If you want to see GenXers step up, wait 10 years and see what happens. When our kids are in the later parts of high school and college (instead of being babies or grade school kids) I suspect that more of us will be willing to throw our hat in the ring. Frankly, that’s how long it’s going to take for some of the people who irritate us the most to retire. Once that is done and the economy recovers some it will be easier to sell those positions to GenX. It’s just too early for us to join the dance.
And Obama may be an Xer, but his politics -- and economics -- are pure Boomer. That's why he's going to be exactly as successful as the previous two Boomer Presidents.
DeanDad, you really had me with "You fight like hell to board a sinking ship." If the ships are sinking why bother? GenXers need to build new things that work and let the old ones founder on the bottom.
Maybe I'm over-generalizing from my own experience, but try graphing, from 1965 through today, the number of full-time faculty at your campus, along with the number of adjuncts and the number of students.
If you work at a CA cc, you'll probably see a big jump in full-time faculty from 1965 through about 1970, then a long mostly flat line that trends slightly upwards. You'll see the number of part-timers increasing by leaps and bounds, and you'll see that that increase tracks enrollment.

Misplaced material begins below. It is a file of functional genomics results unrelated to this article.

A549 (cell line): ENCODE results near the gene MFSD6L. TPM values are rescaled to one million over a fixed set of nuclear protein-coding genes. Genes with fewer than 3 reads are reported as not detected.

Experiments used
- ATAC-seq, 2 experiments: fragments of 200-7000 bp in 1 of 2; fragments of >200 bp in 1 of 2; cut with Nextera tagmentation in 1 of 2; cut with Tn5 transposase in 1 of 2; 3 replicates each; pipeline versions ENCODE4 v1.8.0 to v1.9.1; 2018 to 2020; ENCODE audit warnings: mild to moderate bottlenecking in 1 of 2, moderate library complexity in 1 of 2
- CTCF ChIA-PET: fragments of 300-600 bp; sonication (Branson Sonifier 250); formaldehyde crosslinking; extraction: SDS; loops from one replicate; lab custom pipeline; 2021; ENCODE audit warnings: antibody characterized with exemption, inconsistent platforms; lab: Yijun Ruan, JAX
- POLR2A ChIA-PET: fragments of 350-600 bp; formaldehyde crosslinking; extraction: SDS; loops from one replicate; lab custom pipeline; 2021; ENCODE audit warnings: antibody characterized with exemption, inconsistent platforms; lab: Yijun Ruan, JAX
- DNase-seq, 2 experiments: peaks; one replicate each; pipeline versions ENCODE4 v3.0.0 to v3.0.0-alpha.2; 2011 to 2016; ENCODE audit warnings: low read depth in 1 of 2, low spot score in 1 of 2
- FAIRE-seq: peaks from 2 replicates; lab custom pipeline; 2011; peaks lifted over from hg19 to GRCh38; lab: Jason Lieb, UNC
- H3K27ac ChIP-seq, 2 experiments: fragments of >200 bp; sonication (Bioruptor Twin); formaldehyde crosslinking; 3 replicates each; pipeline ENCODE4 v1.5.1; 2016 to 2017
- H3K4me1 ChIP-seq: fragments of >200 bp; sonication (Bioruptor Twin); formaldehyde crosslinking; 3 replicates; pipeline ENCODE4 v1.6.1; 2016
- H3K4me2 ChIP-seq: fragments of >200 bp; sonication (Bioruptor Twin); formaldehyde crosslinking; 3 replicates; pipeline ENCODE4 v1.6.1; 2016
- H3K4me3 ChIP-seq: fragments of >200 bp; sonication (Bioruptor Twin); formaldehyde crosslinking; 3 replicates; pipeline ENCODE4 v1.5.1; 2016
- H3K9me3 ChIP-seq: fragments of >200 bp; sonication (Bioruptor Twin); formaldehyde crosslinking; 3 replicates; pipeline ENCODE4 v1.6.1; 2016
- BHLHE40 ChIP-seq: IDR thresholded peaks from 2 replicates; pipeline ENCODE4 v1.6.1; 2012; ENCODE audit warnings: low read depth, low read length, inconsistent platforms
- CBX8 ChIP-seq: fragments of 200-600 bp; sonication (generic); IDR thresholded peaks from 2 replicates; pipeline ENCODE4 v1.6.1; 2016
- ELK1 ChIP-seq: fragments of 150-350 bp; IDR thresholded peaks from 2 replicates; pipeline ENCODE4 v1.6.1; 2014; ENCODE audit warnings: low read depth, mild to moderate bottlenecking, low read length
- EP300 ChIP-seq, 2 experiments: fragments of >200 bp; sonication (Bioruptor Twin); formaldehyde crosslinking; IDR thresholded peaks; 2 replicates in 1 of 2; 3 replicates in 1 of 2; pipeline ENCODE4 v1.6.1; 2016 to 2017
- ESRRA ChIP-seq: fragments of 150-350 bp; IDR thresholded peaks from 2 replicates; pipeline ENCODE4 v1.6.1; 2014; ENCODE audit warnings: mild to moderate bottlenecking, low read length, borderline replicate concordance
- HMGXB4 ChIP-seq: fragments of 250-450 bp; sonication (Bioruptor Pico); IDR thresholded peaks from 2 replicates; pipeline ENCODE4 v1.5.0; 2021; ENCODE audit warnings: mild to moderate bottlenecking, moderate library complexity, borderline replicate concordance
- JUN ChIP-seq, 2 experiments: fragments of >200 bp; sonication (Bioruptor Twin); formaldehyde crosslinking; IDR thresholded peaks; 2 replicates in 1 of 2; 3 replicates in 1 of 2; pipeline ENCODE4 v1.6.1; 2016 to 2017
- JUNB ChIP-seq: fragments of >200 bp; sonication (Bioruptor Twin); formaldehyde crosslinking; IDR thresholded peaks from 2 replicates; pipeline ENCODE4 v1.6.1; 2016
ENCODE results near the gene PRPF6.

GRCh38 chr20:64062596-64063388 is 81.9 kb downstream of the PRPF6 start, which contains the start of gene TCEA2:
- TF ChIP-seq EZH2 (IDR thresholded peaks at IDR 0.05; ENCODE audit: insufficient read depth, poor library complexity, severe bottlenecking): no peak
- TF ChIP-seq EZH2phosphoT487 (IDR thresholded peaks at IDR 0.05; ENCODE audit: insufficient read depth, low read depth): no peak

Baby Boomers, and I'm one, born in 1947, didn't get out of grad school until the early 70s. By then, all the full-time jobs were gone, so we spent a long time adjuncting, too. For me it was 15 years. The last full-time
hire in the English department where I work was in 1972; the next hire (me) didn't happen until 1988.
At the same time the number of English department adjuncts grew from 1 (me again) to 70-some. I spent as much time waiting for the "forthcoming wave of retirements" as anyone in the audience.
And, gee, while I still really like my job and am still good at it, I wouldn't mind retiring. But our State retirement system is based on service credits, which is calculated by the number of years of FULL-time service. My 15 part-time years (many of them working more than 100%, but in several different districts) don't count for squat.